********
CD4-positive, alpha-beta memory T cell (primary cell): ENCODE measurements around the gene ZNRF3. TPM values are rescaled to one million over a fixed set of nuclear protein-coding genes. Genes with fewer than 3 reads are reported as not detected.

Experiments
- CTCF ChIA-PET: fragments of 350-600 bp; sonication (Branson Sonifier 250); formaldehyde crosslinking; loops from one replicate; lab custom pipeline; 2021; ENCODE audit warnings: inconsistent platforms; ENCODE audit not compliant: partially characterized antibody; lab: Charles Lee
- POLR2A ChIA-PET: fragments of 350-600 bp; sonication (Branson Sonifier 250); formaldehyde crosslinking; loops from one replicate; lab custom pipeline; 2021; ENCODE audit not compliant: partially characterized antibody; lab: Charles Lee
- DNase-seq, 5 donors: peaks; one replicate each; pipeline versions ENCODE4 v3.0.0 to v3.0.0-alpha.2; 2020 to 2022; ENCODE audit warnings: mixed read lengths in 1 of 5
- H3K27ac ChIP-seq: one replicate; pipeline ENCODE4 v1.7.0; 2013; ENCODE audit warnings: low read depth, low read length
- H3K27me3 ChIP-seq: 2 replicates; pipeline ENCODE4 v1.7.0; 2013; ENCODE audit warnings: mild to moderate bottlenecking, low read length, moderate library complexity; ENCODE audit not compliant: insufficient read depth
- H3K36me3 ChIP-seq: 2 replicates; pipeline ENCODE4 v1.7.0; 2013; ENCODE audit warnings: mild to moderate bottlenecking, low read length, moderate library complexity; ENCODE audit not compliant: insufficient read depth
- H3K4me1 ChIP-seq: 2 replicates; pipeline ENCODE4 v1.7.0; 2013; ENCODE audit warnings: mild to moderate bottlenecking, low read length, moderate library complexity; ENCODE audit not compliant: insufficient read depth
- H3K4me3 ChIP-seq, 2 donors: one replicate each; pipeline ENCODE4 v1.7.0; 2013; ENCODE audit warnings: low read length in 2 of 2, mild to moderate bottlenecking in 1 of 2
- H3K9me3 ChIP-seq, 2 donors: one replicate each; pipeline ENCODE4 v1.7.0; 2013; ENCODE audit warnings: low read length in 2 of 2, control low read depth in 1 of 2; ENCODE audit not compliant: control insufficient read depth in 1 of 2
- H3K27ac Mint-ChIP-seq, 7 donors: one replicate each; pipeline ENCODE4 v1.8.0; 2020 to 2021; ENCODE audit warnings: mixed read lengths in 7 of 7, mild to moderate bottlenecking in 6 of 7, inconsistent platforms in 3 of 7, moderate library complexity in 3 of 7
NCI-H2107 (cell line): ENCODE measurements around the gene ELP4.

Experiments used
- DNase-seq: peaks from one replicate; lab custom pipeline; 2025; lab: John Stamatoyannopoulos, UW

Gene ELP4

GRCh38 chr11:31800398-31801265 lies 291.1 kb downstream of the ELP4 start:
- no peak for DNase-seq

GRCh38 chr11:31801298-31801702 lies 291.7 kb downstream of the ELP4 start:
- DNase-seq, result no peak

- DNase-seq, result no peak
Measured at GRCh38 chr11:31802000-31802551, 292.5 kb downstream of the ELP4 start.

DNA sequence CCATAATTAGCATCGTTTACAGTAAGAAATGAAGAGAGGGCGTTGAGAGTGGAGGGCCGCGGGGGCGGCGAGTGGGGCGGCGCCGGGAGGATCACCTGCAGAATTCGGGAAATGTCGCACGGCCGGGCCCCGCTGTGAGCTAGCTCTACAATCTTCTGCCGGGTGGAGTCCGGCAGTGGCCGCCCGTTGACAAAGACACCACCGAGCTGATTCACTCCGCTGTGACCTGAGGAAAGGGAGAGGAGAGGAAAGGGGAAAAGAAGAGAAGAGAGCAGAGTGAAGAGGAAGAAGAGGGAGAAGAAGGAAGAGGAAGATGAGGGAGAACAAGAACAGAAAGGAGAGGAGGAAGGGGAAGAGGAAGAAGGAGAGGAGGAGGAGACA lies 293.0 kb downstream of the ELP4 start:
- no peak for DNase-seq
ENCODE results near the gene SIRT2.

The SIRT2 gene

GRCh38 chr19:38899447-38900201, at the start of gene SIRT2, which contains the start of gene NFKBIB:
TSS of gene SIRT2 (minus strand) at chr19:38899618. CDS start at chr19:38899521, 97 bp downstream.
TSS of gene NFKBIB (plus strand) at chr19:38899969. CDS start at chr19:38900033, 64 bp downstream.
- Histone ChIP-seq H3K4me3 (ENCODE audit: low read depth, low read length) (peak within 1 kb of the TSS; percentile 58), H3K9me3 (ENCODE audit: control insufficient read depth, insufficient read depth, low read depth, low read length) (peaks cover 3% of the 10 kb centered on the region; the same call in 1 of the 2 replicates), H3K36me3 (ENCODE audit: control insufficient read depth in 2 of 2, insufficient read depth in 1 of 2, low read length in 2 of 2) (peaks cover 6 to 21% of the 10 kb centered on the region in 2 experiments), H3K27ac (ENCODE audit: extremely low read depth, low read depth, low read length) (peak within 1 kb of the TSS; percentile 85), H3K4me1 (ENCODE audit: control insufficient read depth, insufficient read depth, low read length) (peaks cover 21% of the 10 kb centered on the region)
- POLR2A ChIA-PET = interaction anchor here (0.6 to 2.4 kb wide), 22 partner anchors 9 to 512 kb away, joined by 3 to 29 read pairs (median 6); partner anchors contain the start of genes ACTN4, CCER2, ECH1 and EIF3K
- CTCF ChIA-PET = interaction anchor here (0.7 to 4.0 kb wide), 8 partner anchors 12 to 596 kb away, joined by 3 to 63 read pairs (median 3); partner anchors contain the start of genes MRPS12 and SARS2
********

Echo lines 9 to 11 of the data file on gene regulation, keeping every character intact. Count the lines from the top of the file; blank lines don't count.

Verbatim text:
- H3K4me1 ChIP-seq: 2 replicates; pipeline ENCODE4 v1.7.0; 2013; ENCODE audit warnings: mild to moderate bottlenecking, low read length, moderate library complexity; ENCODE audit not compliant: insufficient read depth
- H3K4me3 ChIP-seq, 2 donors: one replicate each; pipeline ENCODE4 v1.7.0; 2013; ENCODE audit warnings: low read length in 2 of 2, mild to moderate bottlenecking in 1 of 2
- H3K9me3 ChIP-seq, 2 donors: one replicate each; pipeline ENCODE4 v1.7.0; 2013; ENCODE audit warnings: low read length in 2 of 2, control low read depth in 1 of 2; ENCODE audit not compliant: control insufficient read depth in 1 of 2